Genomics Symposium Offered at ICML
Genome projects are rapidly generating an array of new resources including sequence, structure, mapping, and functional databases. Increased knowledge about genetic disorders and genetic aspects of common diseases is beginning to impact medical practice. Magazines and newspapers regularly publish information about these issues, but there is still ignorance and misunderstanding of what effect genome research will have on health care. All of these issues pose challenges for librarians in health care and medical research libraries.
This symposium is designed to improve librarians’ awareness of the influence of new genomic knowledge on medicine. It also aims to encourage librarians to learn about genomic information resources and to promote their exploitation. Attendees will gain an appreciation of the impact of the Human Genome Project on medical practice and research, current ethical debate, and the information needs of the public in this area.
The preliminary program will be available soon, but confirmed speakers include Graham Cameron, joint head, European Bioinformatics Institute; Sir David Weatherall, director, Institute of Molecular Medicine; Tom Wilkie, head, Biomedical Ethics, Wellcome Trust; Jo McEntyre, U.S. National Center for Biotechnology Information; Alastair Kent, director, Genetic Interest Group; and Bernard Keavney, Oxford University Medical School. There will also be a speaker from Iceland to talk about the Icelandic Healthcare Database and a speaker from the pharmaceutical industry to talk about the use of bioinformatics in drug discovery. More details are available at the 8ICML Website.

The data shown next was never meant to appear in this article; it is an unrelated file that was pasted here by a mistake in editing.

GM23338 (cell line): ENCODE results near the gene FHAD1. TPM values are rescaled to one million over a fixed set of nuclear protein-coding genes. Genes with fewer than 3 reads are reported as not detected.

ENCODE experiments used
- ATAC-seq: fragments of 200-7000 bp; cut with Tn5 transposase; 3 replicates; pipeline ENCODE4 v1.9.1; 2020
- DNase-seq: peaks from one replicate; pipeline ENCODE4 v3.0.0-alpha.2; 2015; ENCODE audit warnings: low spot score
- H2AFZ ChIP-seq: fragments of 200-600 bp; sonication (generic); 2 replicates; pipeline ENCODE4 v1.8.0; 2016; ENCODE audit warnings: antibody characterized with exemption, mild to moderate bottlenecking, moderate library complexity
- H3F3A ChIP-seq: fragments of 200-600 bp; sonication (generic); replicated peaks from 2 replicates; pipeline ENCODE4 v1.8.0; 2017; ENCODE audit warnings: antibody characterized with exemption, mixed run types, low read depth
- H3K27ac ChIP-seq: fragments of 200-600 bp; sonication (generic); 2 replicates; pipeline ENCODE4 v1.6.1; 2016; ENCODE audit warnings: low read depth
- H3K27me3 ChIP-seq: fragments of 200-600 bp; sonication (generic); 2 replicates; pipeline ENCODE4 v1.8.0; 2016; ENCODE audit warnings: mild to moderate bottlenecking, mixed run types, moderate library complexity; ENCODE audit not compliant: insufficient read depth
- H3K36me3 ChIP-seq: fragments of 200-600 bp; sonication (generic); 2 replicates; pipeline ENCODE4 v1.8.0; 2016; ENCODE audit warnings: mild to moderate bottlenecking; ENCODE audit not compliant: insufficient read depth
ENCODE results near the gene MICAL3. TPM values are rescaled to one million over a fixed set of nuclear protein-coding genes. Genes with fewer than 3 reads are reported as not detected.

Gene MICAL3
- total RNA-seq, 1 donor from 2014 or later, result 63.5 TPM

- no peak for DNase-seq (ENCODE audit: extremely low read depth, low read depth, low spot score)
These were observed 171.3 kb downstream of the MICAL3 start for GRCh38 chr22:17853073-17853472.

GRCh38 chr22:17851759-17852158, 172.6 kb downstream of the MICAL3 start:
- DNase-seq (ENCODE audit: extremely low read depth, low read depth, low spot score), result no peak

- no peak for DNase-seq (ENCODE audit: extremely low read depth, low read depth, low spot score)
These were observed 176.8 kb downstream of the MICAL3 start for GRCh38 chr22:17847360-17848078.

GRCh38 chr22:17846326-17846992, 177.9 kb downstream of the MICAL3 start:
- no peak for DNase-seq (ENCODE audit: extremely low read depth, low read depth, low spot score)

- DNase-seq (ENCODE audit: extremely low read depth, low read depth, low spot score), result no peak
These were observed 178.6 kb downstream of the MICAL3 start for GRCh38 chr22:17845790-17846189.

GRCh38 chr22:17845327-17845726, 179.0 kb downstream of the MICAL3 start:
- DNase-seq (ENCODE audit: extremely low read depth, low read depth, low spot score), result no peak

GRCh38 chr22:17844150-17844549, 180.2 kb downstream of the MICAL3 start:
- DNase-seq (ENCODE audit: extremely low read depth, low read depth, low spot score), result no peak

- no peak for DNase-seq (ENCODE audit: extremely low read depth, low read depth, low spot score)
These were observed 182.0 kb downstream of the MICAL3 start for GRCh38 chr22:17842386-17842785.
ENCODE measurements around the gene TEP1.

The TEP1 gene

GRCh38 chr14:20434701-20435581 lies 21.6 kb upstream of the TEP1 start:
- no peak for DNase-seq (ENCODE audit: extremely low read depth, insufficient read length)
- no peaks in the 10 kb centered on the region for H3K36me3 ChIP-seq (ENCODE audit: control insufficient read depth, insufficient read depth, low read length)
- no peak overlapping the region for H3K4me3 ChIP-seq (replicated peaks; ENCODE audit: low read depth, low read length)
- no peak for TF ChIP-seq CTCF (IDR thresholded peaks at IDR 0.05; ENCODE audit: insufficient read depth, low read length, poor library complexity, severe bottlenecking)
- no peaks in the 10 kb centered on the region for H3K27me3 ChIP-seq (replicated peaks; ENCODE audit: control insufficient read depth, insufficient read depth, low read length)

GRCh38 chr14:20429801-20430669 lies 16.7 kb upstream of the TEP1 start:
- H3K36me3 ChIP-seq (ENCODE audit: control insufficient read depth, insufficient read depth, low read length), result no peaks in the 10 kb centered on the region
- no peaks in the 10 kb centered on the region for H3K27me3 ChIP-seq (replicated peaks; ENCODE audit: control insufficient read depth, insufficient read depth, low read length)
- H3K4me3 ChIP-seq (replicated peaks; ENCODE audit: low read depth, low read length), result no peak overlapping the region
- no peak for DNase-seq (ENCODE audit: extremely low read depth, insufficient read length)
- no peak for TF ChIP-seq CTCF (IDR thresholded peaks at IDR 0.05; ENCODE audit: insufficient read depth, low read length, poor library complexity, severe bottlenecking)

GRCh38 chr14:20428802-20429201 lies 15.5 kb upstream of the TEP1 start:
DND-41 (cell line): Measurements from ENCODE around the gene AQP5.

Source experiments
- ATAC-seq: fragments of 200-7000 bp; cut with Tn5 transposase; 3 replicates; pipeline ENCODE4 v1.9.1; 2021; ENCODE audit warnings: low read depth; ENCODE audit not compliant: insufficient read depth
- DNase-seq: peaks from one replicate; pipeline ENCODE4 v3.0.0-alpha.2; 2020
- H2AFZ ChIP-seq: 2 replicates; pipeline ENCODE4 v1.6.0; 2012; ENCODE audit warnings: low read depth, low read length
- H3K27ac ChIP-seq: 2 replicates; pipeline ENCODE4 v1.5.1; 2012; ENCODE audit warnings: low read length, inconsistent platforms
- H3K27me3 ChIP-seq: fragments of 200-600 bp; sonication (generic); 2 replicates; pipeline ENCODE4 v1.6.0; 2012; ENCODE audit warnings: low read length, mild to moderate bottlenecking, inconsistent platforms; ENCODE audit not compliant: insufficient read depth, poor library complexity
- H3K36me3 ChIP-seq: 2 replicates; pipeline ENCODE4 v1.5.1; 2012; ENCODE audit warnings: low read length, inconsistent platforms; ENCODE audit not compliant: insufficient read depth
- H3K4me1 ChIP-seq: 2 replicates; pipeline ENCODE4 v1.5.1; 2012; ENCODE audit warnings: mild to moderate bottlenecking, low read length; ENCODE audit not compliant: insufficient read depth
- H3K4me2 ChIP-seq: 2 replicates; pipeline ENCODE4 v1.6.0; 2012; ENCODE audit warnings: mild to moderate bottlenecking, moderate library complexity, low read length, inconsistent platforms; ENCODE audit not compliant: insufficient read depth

IFLA’S Secretary General Honored
Web Magazine Highlights Telematics Projects
Exploit Interactive, a Web magazine funded by the European Commission’s Telematics for Libraries program, has just released the fourth issue. The issue contains articles on the theme "New Services for the New Millennium," including special feature articles on building Europe’s largest library from Bernard Smith, head of the Cultural Heritage Applications Unit in the European Commission; and Steve Coffman, director of FYI, County of Los Angeles Public Library. There are also articles on several telematics for libraries projects, news on CULTIVATE-EU (a Fifth Framework project), and conference reports.
Issue 4 has undergone a technical upgrade. In addition to enhancements to the user interface, the search interface has been upgraded to provide a notification service of new issues. Users can print the complete issue, features only, or columns only. Enhanced searching and browsing in current and previous issues is also available.
Issue 5 is due out in April 2000. Please send email to the Exploit Interactive editor if you would like to contribute.
UNESCO Creates New Information Program
Edited by Melissa L. Just
Submitted by Doug Blansit, Reference Library, Medical University of South Carolina–Charleston